Rolling in the deep: Why sad songs make us happy
No matter where you are right now, if you listen really hard, you can probably hear Gotye and Kimbra’s song Somebody That I Used To Know. Hell, you’ve probably been humming it all day. It’s as ubiquitous as the waft of cherry blossoms and has racked up 140,000 sales (double platinum!), 6 million views on YouTube and a legion of international twitter fans via Ashton Kutcher, Katy Perry and others with actual music taste.
It’s a very sad song making a lot of people very happy. So why has Gotye and Kimbra’s paean to pain resonated with music fans all over the world? It’s a tricky question but one I can answer for you, curious reader.
Partly, it’s about empowerment. A tight arrangement, catchy verses and soaring chorus can make you forget all about that person what dun you wrawwwng. But mostly it’s not about that at all. Mostly it’s about recognising – almost subliminally – that a sad song has more truth in it than a happy song.
Indeed, Triple J buzz band Grouplove’s new album is called Never Trust A Happy Song. When you can hear genuine hurt and genuine yearning in a singer’s voice it does a strange thing to your heart and actually lifts it.
Interestingly, the song that Gotye and Kimbra dislodged from the number one position on the charts was Adele’s Rolling in the Deep, an equally disquieting song that triumphs over tragedy through the power of a dismissive, dynamite chorus: “We could have had it all.”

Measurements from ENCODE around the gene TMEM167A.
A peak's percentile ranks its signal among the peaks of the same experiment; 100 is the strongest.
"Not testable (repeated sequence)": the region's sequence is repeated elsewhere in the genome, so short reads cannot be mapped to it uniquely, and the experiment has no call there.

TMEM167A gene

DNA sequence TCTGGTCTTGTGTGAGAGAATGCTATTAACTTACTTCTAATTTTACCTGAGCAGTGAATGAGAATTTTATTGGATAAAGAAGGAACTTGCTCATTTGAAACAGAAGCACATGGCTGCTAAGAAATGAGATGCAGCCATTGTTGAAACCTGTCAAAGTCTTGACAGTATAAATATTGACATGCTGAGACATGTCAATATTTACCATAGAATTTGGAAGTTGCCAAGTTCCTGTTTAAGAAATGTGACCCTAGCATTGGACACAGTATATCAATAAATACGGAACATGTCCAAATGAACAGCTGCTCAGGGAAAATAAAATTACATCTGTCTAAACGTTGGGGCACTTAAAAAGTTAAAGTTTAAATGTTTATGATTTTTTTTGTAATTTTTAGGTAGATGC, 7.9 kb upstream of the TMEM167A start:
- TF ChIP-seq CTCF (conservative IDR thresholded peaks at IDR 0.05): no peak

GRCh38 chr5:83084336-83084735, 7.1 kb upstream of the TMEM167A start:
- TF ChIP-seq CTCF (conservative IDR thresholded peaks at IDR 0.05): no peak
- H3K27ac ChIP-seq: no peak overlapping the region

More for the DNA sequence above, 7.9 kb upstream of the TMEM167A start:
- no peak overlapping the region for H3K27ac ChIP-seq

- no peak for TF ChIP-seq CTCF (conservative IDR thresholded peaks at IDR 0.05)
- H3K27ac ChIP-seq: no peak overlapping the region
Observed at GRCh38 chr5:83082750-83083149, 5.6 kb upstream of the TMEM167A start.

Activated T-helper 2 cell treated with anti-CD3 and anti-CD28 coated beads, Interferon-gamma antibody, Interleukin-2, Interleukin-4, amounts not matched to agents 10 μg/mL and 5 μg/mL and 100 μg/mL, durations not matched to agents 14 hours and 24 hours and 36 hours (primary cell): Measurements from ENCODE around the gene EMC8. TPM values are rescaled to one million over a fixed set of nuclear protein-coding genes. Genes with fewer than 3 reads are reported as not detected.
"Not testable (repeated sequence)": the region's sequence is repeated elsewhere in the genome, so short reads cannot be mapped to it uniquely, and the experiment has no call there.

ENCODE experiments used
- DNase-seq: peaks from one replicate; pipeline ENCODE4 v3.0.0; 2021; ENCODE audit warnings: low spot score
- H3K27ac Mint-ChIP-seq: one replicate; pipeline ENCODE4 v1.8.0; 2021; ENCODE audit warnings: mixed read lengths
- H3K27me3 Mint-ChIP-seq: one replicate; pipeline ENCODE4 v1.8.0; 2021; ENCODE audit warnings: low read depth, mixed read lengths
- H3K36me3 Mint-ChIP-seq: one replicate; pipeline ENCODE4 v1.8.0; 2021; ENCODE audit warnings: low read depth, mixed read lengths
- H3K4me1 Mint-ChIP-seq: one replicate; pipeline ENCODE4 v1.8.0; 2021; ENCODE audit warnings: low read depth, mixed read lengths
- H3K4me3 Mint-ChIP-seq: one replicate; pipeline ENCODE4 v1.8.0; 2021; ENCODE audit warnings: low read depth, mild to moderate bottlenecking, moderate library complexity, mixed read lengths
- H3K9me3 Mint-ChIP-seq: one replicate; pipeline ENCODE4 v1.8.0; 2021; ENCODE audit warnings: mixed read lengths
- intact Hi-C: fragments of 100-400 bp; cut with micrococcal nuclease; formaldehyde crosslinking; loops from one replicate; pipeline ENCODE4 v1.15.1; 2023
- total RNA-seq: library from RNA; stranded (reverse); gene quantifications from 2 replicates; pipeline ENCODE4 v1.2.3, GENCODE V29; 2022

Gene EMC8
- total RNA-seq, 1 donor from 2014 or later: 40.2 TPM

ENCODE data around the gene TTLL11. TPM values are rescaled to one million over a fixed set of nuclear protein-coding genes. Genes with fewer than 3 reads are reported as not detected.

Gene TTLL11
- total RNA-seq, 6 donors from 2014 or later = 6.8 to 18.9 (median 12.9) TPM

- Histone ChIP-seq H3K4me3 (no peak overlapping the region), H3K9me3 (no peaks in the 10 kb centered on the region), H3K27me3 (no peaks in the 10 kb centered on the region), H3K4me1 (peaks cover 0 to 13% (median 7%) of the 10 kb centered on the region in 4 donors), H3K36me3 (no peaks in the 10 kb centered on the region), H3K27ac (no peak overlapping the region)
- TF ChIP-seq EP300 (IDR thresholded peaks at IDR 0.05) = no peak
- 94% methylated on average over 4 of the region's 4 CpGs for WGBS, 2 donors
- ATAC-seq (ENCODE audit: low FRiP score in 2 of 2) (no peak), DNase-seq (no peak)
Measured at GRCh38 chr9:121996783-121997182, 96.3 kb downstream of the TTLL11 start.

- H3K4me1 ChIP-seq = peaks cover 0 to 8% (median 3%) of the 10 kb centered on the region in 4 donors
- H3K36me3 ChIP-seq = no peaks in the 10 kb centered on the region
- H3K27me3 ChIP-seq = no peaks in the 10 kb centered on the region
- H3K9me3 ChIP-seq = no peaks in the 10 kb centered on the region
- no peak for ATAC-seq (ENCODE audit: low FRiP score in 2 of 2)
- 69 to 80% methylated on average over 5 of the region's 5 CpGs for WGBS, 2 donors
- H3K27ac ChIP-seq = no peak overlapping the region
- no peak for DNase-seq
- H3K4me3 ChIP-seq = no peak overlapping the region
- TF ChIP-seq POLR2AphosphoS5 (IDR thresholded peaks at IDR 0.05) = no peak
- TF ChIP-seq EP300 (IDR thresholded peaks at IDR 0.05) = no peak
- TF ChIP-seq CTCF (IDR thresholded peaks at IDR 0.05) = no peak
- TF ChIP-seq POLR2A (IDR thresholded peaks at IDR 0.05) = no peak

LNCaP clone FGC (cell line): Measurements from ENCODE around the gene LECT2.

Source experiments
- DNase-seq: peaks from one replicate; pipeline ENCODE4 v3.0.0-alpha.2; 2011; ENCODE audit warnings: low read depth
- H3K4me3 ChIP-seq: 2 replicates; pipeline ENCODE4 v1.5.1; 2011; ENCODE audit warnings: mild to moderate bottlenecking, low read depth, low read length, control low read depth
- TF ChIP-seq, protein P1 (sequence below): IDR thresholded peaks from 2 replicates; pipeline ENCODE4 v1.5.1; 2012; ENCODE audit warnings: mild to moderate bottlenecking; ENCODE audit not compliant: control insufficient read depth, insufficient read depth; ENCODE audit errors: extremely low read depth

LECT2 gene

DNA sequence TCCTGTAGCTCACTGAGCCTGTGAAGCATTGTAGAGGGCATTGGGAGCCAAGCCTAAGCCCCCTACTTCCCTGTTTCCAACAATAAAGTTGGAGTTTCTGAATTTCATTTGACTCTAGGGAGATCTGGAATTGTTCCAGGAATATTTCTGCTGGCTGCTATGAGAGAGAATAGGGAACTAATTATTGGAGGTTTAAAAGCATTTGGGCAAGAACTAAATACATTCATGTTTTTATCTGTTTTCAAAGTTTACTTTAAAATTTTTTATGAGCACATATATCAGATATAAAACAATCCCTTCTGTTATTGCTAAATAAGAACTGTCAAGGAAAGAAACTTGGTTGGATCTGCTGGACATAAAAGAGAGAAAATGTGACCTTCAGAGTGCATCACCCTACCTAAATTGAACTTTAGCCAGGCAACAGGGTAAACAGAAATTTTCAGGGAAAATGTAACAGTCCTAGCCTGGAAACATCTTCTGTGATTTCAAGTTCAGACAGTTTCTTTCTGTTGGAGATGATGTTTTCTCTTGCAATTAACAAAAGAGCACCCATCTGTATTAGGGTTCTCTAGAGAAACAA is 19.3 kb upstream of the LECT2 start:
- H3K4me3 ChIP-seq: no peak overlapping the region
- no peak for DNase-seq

A friend of mine who has just gone through a shocking break-up says she couldn’t listen to any music for a while. “Especially not bloody Adele, I break down as soon as I hear that bitch on the radio.” But something has changed. A few months have gone by and now she is joining in with the rest of us, singing along without wallowing in the wordplay. All she hears now is the truth of the song. And that makes her shoulders feel a little lighter.
I’ve had my heart broken twice. Not fun. But both times it was music that got me through. Firstly it was Quannum’s I Changed My Mind, a hip hop tune that is basically five minutes of caustic catharsis and the second time it was Beck’s Beautiful Way, with the clarion clarity of this line: “Such a beautiful way to break my heart.” Now when I hear these songs I am reminded of a happy time in my life, not a sad one.
Gotye’s assertion “You can get addicted to a certain kind of sadness” drips with agonising self-awareness. It’s a telling observation.
Thankfully though, most of us are too busy marvelling at the melodic hooks and readying ourselves to soar – in every sense – with the visceral, nothing-else-matters-right-now line of the chorus:
Now you’re just somebody that I used to know.
And that’s the truth.
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